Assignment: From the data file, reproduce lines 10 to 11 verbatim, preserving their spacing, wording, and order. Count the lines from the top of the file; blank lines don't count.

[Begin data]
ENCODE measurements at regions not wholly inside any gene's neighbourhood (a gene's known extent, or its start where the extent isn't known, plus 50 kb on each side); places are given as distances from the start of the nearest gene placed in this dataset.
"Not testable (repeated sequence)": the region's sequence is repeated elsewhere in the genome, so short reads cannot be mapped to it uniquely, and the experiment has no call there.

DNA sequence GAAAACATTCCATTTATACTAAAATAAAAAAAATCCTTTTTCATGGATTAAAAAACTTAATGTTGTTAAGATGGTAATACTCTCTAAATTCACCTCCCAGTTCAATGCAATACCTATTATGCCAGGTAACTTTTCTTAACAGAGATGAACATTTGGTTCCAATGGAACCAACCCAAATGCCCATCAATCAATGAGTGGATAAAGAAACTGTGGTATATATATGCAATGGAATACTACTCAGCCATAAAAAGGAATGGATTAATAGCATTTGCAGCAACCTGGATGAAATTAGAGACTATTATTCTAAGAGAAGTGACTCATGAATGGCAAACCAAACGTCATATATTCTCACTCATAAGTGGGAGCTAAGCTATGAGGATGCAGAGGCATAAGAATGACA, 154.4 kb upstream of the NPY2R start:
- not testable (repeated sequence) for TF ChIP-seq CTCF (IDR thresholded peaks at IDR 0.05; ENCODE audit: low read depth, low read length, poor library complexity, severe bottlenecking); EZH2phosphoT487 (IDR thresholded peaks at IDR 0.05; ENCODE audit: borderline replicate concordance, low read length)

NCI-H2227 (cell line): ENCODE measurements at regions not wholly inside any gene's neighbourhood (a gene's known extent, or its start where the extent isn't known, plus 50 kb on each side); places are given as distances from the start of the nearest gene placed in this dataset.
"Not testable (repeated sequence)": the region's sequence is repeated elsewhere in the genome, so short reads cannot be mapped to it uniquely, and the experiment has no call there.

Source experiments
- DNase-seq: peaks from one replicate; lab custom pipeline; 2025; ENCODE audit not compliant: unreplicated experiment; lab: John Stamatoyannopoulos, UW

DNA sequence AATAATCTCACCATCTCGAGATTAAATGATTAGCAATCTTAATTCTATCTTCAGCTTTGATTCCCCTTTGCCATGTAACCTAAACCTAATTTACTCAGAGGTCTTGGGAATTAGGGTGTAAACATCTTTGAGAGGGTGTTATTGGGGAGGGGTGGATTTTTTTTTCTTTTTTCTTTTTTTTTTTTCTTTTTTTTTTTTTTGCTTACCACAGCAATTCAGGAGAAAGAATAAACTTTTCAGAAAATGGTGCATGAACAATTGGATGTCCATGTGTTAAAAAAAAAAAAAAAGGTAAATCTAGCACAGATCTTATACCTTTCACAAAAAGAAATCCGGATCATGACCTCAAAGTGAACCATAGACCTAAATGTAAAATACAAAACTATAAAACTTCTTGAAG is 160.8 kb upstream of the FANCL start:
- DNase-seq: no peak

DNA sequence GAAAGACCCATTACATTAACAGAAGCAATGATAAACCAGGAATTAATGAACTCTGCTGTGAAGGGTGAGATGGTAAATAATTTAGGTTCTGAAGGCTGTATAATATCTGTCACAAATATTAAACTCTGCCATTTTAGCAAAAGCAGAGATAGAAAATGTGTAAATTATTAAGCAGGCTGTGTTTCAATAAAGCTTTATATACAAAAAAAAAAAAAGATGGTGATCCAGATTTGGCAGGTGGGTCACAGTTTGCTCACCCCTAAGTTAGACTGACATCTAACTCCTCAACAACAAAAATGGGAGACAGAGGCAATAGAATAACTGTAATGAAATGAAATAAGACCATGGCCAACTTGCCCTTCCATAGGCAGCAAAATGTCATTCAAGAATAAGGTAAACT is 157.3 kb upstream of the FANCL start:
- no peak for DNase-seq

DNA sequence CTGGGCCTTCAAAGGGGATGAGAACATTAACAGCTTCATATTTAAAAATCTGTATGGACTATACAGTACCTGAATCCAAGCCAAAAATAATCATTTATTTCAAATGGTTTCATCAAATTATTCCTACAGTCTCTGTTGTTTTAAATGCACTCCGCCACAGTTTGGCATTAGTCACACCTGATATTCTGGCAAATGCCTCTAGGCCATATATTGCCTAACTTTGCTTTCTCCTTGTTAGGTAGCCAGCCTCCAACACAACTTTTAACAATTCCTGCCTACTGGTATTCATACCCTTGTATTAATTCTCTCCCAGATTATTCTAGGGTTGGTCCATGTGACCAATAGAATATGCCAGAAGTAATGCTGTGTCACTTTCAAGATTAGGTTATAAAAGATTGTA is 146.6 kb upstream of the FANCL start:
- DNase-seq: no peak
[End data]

- DNase-seq: no peak

DNA sequence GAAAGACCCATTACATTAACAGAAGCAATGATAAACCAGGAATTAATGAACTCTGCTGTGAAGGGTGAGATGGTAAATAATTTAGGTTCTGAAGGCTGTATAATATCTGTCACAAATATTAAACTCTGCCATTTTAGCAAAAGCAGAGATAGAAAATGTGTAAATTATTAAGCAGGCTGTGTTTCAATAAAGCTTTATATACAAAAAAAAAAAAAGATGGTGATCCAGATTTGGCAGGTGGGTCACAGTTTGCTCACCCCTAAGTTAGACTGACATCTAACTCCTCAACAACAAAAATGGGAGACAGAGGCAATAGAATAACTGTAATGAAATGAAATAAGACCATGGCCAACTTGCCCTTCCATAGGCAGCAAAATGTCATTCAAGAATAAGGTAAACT is 157.3 kb upstream of the FANCL start: